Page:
As the urban legend goes, Spielberg, whose DreamWorks Studios was considering distributing Paranormal Activity, took a DVD of the movie home to watch, but then got freaked out when the door to his bedroom locked by itself. “So the whole story about how the doors to his bedroom got locked from the inside ... personally I believe it,” Peli told Moviefone. “It’s not something the marketing department just came up with before releasing the movie.” Spielberg famously carried the DVD to work in a trash bag because he thought it was haunted. Despite the shock, Spielberg loved the movie and suggested a new ending that was used in the theatrical release.

36. DREW BARRYMORE WAS SLATED TO STAR IN SCREAM.

Barrymore changed her mind about playing the lead five weeks before production was set to begin. Barrymore instead suggested she play Casey Becker, the teen terrorized by the killer in the opening scene, to cleverly subvert audience expectations that a star of her stature would survive the movie. Casting directors approached Alicia Witt, Brittany Murphy, and Reese Witherspoon to take over the Sidney Prescott role before eventually casting Neve Campbell.

37. JAMES CAMERON HAD TO QUASH A MUTINY ON THE SET OF ALIENS.

20th Century Fox Home Entertainment

Aliens was shot at England’s historic Pinewood Studios, which provided its own unionized crew members for productions using the facilities. Some of these workers resented the 14-hour days and, having no idea what James Cameron was capable of (The Terminator hadn’t opened yet), thought he was in over his head. In particular, the first assistant director thought he should be directing Aliens. He mocked Cameron, called him “guv’nor,” rolled his eyes at him ... and got himself fired for insubordination. The new first assistant director behaved respectfully, and things were better after that.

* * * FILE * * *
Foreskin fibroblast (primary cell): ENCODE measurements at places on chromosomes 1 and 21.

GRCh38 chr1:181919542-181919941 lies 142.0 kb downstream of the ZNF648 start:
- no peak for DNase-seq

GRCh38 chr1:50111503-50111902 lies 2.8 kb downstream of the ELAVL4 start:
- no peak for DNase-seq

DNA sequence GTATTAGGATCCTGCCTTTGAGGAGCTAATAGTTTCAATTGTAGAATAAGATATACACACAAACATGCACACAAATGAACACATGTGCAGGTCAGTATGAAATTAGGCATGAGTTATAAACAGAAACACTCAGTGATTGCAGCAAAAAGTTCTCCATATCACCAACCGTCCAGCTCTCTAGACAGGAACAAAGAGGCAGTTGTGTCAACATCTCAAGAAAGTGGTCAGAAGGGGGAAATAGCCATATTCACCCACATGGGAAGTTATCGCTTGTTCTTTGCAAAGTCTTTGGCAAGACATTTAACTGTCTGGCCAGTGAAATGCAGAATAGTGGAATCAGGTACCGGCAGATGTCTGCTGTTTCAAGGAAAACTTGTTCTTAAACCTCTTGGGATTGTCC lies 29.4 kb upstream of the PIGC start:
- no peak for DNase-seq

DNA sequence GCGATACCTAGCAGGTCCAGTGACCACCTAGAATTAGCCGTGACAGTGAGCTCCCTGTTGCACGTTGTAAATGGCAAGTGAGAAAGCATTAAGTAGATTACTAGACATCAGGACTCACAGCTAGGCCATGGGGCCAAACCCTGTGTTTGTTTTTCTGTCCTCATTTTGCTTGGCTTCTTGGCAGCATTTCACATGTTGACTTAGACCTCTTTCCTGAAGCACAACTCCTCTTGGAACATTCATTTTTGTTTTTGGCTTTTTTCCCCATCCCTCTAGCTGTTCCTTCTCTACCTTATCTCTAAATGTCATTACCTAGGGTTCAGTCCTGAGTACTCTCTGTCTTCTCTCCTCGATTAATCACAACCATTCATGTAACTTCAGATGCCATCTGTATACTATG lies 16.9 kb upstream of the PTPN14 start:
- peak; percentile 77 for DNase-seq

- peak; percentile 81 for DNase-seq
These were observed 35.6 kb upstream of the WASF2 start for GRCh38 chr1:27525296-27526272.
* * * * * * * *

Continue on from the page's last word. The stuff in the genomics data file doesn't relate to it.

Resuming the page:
38. SISSY SPACEK WAS ADAMANT THAT HER OWN HAND APPEAR IN CARRIE’S FINAL SCENE.

Though Brian De Palma wanted to get a stunt person for the final scene, where Sue Snell visits Carrie’s grave, Spacek insisted that it needed to be her hand that was shown, which required her to be buried in the ground. “I laughed about that,” Spacek told NPR. "I do all my own foot and hand work, and always have."

39. BUFFALO BILL’S DANCE IN THE SILENCE OF THE LAMBS WAS NOT IN THE SCRIPT.

But it was in the original book, and Ted Levine, the actor who played the serial killer Jame Gumb, insisted that the scene be included because it helped explain the demented character better.

40. JAWS ORIGINALLY ENDED JUST LIKE MOBY DICK.

The original ending in the script had the shark dying of harpoon injuries inflicted by Quint and Brody à la Moby Dick, but Spielberg thought the movie needed a crowd-pleasing finale and came up with the exploding tank as seen in the final film. The dialogue and foreshadowing of the tank were then dropped in as they shot the movie.

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14 Colorful Facts About Reservoir Dogs
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Lions Gate Films Home Entertainment